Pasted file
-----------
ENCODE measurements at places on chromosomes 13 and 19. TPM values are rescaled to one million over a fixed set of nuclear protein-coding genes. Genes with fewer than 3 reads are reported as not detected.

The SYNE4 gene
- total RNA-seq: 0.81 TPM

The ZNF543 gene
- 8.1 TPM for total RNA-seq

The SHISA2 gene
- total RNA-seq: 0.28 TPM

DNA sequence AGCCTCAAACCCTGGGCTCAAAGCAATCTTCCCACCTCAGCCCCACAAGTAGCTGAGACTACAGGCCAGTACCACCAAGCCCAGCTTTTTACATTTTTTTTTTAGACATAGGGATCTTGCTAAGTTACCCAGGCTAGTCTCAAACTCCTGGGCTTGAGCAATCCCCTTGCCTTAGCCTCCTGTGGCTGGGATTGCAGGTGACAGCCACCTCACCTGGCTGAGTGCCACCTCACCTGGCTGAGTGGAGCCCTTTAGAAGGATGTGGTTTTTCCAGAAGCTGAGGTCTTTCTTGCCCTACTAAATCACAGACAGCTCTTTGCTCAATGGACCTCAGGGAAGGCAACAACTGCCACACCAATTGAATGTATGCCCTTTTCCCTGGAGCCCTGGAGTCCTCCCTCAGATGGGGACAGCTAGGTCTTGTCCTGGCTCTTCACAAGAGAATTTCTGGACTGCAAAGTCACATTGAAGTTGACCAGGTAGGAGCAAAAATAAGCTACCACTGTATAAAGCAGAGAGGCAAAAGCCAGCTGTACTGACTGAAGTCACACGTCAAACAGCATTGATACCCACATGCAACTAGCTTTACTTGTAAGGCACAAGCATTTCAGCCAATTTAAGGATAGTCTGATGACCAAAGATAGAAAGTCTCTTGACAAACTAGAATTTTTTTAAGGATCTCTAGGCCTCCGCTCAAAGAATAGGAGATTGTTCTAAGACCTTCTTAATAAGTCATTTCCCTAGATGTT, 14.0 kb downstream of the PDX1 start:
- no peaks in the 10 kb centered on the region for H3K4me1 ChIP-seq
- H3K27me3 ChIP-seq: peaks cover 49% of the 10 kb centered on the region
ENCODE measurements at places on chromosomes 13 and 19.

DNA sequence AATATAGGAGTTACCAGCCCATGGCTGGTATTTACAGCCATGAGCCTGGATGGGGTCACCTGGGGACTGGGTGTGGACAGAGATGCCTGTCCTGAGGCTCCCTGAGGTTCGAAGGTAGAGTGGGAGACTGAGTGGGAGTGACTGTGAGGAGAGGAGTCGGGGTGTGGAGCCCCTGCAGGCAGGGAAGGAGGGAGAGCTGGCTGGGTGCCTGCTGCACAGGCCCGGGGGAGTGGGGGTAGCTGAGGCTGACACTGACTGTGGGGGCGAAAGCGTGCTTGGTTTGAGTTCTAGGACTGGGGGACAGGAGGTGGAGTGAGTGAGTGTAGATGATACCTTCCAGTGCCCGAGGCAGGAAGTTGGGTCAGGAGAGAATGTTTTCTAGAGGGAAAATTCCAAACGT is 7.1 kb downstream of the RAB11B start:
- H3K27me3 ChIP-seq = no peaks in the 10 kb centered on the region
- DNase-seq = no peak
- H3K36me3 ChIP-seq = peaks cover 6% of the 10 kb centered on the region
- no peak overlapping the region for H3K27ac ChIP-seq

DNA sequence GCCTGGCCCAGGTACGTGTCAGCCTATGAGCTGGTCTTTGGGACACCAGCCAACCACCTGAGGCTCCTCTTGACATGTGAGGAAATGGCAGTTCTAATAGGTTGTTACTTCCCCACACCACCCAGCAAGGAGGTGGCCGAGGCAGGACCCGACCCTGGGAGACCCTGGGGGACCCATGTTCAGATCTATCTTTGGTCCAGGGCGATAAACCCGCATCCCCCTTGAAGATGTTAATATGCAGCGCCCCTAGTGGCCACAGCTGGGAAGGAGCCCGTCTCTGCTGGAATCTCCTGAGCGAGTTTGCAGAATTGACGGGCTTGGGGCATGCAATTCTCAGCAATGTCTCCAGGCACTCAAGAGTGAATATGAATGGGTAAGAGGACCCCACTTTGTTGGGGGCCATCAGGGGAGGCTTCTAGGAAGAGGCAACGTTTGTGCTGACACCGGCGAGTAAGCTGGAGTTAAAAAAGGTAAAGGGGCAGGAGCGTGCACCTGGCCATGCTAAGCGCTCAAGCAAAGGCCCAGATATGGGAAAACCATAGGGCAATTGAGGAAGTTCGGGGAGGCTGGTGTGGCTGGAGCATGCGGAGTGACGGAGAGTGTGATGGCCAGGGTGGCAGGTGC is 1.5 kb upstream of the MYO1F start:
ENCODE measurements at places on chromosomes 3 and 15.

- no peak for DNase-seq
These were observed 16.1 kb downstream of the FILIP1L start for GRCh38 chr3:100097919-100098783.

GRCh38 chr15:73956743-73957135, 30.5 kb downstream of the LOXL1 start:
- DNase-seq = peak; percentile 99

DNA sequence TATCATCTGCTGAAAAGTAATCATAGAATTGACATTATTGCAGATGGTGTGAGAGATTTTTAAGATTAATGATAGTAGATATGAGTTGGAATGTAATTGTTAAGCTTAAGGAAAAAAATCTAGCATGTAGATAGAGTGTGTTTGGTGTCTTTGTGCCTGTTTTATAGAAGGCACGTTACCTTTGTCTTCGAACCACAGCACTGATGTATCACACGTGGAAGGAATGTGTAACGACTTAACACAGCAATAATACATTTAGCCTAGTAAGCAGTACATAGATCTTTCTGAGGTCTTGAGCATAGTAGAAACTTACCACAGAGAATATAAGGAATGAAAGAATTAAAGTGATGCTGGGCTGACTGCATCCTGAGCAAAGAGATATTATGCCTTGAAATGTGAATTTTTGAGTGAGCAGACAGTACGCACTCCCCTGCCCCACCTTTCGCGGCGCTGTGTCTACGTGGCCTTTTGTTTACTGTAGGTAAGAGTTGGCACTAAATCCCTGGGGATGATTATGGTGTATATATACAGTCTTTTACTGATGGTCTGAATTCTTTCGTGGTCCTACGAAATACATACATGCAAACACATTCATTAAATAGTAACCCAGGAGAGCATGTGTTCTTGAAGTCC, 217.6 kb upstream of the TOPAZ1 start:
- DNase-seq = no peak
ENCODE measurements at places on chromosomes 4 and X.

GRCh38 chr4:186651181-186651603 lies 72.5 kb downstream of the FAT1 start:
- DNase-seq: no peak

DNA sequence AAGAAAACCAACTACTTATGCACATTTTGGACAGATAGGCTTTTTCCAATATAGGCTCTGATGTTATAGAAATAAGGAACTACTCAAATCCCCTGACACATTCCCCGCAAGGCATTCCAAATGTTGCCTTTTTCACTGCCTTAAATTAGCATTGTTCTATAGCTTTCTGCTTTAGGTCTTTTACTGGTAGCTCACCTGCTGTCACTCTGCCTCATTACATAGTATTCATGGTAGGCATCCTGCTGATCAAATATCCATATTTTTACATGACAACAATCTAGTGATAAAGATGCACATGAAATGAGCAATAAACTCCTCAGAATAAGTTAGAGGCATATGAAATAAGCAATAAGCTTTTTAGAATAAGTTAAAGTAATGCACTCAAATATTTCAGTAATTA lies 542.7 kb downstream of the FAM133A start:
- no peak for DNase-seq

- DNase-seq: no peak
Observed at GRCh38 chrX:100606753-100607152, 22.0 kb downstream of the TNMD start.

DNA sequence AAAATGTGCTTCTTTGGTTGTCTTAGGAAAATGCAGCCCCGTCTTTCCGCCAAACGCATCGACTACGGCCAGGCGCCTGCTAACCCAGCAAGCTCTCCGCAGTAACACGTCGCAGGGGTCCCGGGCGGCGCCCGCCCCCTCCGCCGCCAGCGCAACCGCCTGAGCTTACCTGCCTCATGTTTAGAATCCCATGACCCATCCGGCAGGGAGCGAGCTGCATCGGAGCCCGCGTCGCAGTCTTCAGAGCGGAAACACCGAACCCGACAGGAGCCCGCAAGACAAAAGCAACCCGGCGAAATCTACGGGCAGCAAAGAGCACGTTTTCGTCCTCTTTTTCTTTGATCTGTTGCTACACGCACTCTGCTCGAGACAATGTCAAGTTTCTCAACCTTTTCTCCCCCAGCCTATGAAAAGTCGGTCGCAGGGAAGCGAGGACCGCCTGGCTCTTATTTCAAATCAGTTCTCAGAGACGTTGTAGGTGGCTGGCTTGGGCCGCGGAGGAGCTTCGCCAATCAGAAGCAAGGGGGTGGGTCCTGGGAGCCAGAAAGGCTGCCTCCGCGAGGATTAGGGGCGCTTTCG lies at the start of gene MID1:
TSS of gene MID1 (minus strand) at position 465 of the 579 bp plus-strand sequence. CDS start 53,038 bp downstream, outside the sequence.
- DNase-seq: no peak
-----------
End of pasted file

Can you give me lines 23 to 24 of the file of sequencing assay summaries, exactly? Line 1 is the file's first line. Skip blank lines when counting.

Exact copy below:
DNA sequence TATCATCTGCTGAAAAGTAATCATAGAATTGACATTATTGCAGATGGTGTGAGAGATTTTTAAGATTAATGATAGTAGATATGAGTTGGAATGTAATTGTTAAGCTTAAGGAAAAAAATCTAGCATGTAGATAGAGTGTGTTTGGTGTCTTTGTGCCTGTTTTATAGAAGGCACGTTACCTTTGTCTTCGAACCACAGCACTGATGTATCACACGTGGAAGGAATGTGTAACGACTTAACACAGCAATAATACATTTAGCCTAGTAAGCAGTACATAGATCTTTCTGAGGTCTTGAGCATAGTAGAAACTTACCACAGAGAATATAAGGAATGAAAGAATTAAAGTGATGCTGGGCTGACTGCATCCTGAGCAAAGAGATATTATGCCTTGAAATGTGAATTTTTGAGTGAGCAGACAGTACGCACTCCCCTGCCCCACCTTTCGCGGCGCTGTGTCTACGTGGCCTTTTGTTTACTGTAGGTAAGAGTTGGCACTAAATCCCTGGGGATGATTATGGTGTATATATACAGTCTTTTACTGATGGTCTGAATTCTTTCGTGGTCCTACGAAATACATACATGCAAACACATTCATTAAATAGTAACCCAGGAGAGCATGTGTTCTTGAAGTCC, 217.6 kb upstream of the TOPAZ1 start:
- DNase-seq = no peak